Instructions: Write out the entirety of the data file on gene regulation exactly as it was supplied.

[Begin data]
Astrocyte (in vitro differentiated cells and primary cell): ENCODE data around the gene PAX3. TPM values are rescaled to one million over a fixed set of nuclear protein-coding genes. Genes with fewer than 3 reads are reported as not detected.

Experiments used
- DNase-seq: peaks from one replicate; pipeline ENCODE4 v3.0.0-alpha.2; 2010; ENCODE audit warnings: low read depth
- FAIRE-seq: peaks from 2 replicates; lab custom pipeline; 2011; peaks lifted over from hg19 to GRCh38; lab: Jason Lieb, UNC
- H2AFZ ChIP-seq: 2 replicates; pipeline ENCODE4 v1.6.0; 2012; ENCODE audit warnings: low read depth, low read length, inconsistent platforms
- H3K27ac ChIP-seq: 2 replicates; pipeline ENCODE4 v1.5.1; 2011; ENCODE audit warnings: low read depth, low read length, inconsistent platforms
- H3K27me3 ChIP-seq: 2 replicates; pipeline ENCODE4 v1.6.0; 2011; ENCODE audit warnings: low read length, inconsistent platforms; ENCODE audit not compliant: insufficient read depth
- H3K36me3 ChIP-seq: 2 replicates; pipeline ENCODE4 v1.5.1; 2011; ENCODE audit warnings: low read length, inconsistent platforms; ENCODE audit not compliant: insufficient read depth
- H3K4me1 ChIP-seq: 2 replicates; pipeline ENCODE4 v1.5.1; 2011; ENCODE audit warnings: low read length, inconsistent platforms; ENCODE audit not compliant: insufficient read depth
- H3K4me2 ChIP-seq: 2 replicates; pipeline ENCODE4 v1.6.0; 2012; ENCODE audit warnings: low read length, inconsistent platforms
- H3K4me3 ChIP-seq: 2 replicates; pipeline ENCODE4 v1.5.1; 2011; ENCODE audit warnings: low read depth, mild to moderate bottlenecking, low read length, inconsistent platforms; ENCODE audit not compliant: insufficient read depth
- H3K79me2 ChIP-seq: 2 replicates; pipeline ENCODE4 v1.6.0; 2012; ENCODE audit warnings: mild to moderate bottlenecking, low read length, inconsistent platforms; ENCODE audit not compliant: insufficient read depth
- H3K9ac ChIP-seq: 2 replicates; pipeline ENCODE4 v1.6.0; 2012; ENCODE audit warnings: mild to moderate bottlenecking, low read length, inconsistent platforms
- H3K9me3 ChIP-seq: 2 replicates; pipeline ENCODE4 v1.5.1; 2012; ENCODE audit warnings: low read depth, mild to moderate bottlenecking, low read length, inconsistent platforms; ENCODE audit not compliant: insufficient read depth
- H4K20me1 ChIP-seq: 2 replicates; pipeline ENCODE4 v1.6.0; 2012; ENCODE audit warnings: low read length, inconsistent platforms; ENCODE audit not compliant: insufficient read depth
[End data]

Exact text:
Astrocyte (in vitro differentiated cells and primary cell): ENCODE data around the gene PAX3. TPM values are rescaled to one million over a fixed set of nuclear protein-coding genes. Genes with fewer than 3 reads are reported as not detected.

Experiments used
- DNase-seq: peaks from one replicate; pipeline ENCODE4 v3.0.0-alpha.2; 2010; ENCODE audit warnings: low read depth
- FAIRE-seq: peaks from 2 replicates; lab custom pipeline; 2011; peaks lifted over from hg19 to GRCh38; lab: Jason Lieb, UNC
- H2AFZ ChIP-seq: 2 replicates; pipeline ENCODE4 v1.6.0; 2012; ENCODE audit warnings: low read depth, low read length, inconsistent platforms
- H3K27ac ChIP-seq: 2 replicates; pipeline ENCODE4 v1.5.1; 2011; ENCODE audit warnings: low read depth, low read length, inconsistent platforms
- H3K27me3 ChIP-seq: 2 replicates; pipeline ENCODE4 v1.6.0; 2011; ENCODE audit warnings: low read length, inconsistent platforms; ENCODE audit not compliant: insufficient read depth
- H3K36me3 ChIP-seq: 2 replicates; pipeline ENCODE4 v1.5.1; 2011; ENCODE audit warnings: low read length, inconsistent platforms; ENCODE audit not compliant: insufficient read depth
- H3K4me1 ChIP-seq: 2 replicates; pipeline ENCODE4 v1.5.1; 2011; ENCODE audit warnings: low read length, inconsistent platforms; ENCODE audit not compliant: insufficient read depth
- H3K4me2 ChIP-seq: 2 replicates; pipeline ENCODE4 v1.6.0; 2012; ENCODE audit warnings: low read length, inconsistent platforms
- H3K4me3 ChIP-seq: 2 replicates; pipeline ENCODE4 v1.5.1; 2011; ENCODE audit warnings: low read depth, mild to moderate bottlenecking, low read length, inconsistent platforms; ENCODE audit not compliant: insufficient read depth
- H3K79me2 ChIP-seq: 2 replicates; pipeline ENCODE4 v1.6.0; 2012; ENCODE audit warnings: mild to moderate bottlenecking, low read length, inconsistent platforms; ENCODE audit not compliant: insufficient read depth
- H3K9ac ChIP-seq: 2 replicates; pipeline ENCODE4 v1.6.0; 2012; ENCODE audit warnings: mild to moderate bottlenecking, low read length, inconsistent platforms
- H3K9me3 ChIP-seq: 2 replicates; pipeline ENCODE4 v1.5.1; 2012; ENCODE audit warnings: low read depth, mild to moderate bottlenecking, low read length, inconsistent platforms; ENCODE audit not compliant: insufficient read depth
- H4K20me1 ChIP-seq: 2 replicates; pipeline ENCODE4 v1.6.0; 2012; ENCODE audit warnings: low read length, inconsistent platforms; ENCODE audit not compliant: insufficient read depth